San Diego, CA (PRWEB) July 27, 2005
In response to results of a male circumcision HIV study presented yesterday at the Third International AIDS Society Conference on HIV Pathogenesis and Treatment in Rio de Janeiro, Brazil, several intactivist groups called on the United Nations to classify circumcision of male children as a human rights crime. The study, performed on more than 3,000 African men, concluded that circumcision reduced the chance of HIV infection by 65% over an 18 month period.
Matthew Hess of San Diego based MGMbill.org said that ongoing circumcision studies in Africa are helping to perpetuate male genital mutilation. ÂAlthough the participants in this latest study were consenting adults, in the real world circumcision is forced upon helpless children. I find it quite ironic that the United Nations condemns female circumcision as a human rights crime while it simultaneously encourages male circumcision as a preventive health measure. Circumcision of children is genital mutilation, regardless of gender, and the U.N. needs to take action now to ensure that male circumcision is performed only on fully informed consenting adults.Â
Tina Kimmel, MSW, MPH, at the University of California Berkeley School of Social Welfare, said that the U.N. has a blind spot when it comes to male circumcision. ÂIf this study had examined the health effects of preventive mastectomy or female circumcision, one can only imagine the uproar it would have caused. Sadly, there is a double standard when it comes to boys. The reality in Africa and the rest of the world is that male circumcision is usually performed on children who are unable to give their full consent, and the response from UNAIDS (Joint United Nations Programme on HIV/AIDS) calling the results of this newest study ÂpromisingÂ shows how the power of tradition can blind otherwise intelligent and rational people to the most horrific of crimes.Â Kimmel is Coordinator of the Bay Area Intactivists Group (BANG), in Oakland, California, a group that hosts frequent public demonstrations and informational events on the consequences of male circumcision.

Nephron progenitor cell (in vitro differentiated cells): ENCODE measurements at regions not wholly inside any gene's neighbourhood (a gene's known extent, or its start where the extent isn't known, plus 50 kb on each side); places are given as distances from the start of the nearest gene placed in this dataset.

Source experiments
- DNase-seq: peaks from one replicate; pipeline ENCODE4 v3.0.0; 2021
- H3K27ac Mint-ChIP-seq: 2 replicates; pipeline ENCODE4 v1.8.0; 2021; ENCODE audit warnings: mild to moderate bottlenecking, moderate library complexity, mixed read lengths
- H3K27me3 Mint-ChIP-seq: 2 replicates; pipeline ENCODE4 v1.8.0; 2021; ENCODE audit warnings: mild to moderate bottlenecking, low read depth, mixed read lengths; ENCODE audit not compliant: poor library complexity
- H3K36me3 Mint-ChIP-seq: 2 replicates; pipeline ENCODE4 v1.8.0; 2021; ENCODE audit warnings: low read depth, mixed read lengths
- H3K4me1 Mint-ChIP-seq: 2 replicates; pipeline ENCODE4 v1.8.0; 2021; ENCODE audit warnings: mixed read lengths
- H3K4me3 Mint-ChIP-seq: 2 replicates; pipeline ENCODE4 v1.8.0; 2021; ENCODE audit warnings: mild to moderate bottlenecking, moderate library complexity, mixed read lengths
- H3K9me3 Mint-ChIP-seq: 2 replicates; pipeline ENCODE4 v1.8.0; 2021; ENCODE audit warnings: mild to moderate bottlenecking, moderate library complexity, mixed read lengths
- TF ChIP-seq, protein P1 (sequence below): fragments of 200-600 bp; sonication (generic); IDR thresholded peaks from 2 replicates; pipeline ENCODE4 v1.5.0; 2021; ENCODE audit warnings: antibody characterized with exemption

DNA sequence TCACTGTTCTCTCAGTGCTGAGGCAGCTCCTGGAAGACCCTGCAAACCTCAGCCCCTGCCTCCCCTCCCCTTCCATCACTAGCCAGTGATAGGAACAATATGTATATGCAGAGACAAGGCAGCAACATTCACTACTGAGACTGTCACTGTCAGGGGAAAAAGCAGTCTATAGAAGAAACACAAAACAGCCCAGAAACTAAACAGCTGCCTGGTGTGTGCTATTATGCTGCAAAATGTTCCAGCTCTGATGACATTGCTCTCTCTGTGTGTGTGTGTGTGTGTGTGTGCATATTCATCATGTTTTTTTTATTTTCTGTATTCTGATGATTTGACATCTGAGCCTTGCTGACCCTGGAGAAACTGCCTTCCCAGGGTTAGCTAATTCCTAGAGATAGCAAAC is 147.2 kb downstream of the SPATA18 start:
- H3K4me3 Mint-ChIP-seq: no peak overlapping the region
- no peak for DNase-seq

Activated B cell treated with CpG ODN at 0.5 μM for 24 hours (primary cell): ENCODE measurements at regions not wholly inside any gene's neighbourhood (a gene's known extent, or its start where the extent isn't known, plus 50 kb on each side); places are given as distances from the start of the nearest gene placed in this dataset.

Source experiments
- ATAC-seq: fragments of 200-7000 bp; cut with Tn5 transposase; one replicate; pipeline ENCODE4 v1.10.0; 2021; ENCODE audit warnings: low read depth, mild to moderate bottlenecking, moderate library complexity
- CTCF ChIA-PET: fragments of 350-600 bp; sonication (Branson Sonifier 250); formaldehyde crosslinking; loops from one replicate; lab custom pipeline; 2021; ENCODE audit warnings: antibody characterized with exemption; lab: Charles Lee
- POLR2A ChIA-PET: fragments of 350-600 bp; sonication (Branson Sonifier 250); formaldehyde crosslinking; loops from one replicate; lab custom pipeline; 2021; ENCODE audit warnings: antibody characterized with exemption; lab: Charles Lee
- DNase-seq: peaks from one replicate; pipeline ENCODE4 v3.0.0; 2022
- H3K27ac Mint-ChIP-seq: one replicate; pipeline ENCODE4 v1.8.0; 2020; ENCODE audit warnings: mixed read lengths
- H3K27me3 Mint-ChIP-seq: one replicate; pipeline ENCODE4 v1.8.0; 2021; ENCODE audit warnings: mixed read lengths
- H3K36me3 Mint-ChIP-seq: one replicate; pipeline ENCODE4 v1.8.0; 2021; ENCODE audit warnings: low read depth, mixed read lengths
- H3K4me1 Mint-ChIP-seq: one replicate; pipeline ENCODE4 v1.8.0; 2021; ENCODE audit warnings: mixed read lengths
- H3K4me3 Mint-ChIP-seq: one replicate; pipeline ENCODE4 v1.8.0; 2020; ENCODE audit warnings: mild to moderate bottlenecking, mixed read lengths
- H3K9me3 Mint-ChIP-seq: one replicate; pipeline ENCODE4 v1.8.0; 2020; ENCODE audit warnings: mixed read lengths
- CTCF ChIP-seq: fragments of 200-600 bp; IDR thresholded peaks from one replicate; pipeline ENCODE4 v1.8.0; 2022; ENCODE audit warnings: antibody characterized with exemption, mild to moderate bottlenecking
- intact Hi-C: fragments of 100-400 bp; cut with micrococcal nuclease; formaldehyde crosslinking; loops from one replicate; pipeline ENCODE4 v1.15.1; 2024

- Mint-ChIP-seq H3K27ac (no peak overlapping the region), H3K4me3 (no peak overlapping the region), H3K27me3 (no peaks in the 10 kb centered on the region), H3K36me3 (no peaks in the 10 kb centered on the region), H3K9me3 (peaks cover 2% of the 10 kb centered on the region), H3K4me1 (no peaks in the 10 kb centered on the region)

Dr. George Denniston, M.D., and President of Doctors Opposing Circumcision in Seattle, Washington, said that studies on male circumcision fail to take into account the sexual damage that circumcision leaves behind. ÂAs with female circumcision, male circumcision removes erogenous tissue and leaves the genitals with significantly diminished sexual capacity. In addition to removing irreplaceable nerve endings, circumcision initiates a buildup of callus over the soft and moist exposed membrane of the glans and remaining inner foreskin. The result is an even further decline in sexual sensitivity that gets progressively worse as men age. The best way to prevent HIV transmission is by using condoms, not by cutting off part of the genitals.Â
Marilyn Milos, R.N., and Director of the National Organization of Circumcision Information Resource Centers (NOCIRC) in San Anselmo, California, said the U.N. should take action. ÂThe United Nations has a responsibility to uphold and implement the U.N. Convention on the Rights of the Child,Â said Milos, Âwhich calls on states to Âtake all effective and appropriate measures with a view to abolishing traditional practices prejudicial to the health of childrenÂ. This terminology is fully applicable to male circumcision.Â NOCIRC holds Roster status on the United Nations Economic and Social Council and has been working to change U.N. male circumcision policy since 1999. Although the United Nations currently recognizes forced and coerced cutting of females as a violation of human rights, it does not offer the same recognition to male victims.
In light of the mounting negative medical evidence surrounding circumcision, efforts to ban male circumcision of children the same way that female circumcision is banned are starting to gain momentum, especially in the United States. A bill proposed by MGMbill.org to ban medically unnecessary circumcision of children was resubmitted to Congress and the California Legislature earlier this year. One U.S. lawmaker, Rep. Virgil Goode (R-VA), has already indicated support for the bill in a letter posted on the groupÂs website. MGMbill.org is now in the process of gathering endorsements from health and human rights organizations to prepare the bill for sponsorship.
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